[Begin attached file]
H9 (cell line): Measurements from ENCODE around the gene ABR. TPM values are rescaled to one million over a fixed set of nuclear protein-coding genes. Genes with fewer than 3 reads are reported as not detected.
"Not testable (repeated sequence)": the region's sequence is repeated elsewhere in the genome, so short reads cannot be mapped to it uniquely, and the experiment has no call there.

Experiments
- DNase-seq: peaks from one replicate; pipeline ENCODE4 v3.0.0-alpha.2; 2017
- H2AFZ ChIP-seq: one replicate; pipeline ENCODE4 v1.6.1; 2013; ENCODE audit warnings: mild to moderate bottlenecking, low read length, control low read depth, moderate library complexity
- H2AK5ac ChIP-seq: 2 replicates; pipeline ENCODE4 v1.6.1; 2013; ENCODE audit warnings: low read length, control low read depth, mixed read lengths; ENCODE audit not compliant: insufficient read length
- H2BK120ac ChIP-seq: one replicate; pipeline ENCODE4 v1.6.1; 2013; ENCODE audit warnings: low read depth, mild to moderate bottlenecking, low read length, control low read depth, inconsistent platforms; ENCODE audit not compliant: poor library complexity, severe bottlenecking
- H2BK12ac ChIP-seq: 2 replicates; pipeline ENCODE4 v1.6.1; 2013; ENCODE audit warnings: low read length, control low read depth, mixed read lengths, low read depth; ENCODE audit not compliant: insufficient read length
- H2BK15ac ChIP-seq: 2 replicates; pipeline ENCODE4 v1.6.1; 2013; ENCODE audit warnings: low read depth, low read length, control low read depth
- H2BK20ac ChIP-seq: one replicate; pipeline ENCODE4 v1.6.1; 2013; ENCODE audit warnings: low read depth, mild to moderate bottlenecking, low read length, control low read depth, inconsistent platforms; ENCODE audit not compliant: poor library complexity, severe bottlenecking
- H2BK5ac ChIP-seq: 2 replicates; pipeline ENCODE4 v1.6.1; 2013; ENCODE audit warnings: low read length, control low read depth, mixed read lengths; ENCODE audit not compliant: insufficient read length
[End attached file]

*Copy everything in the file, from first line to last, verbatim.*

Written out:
H9 (cell line): Measurements from ENCODE around the gene ABR. TPM values are rescaled to one million over a fixed set of nuclear protein-coding genes. Genes with fewer than 3 reads are reported as not detected.
"Not testable (repeated sequence)": the region's sequence is repeated elsewhere in the genome, so short reads cannot be mapped to it uniquely, and the experiment has no call there.

Experiments
- DNase-seq: peaks from one replicate; pipeline ENCODE4 v3.0.0-alpha.2; 2017
- H2AFZ ChIP-seq: one replicate; pipeline ENCODE4 v1.6.1; 2013; ENCODE audit warnings: mild to moderate bottlenecking, low read length, control low read depth, moderate library complexity
- H2AK5ac ChIP-seq: 2 replicates; pipeline ENCODE4 v1.6.1; 2013; ENCODE audit warnings: low read length, control low read depth, mixed read lengths; ENCODE audit not compliant: insufficient read length
- H2BK120ac ChIP-seq: one replicate; pipeline ENCODE4 v1.6.1; 2013; ENCODE audit warnings: low read depth, mild to moderate bottlenecking, low read length, control low read depth, inconsistent platforms; ENCODE audit not compliant: poor library complexity, severe bottlenecking
- H2BK12ac ChIP-seq: 2 replicates; pipeline ENCODE4 v1.6.1; 2013; ENCODE audit warnings: low read length, control low read depth, mixed read lengths, low read depth; ENCODE audit not compliant: insufficient read length
- H2BK15ac ChIP-seq: 2 replicates; pipeline ENCODE4 v1.6.1; 2013; ENCODE audit warnings: low read depth, low read length, control low read depth
- H2BK20ac ChIP-seq: one replicate; pipeline ENCODE4 v1.6.1; 2013; ENCODE audit warnings: low read depth, mild to moderate bottlenecking, low read length, control low read depth, inconsistent platforms; ENCODE audit not compliant: poor library complexity, severe bottlenecking
- H2BK5ac ChIP-seq: 2 replicates; pipeline ENCODE4 v1.6.1; 2013; ENCODE audit warnings: low read length, control low read depth, mixed read lengths; ENCODE audit not compliant: insufficient read length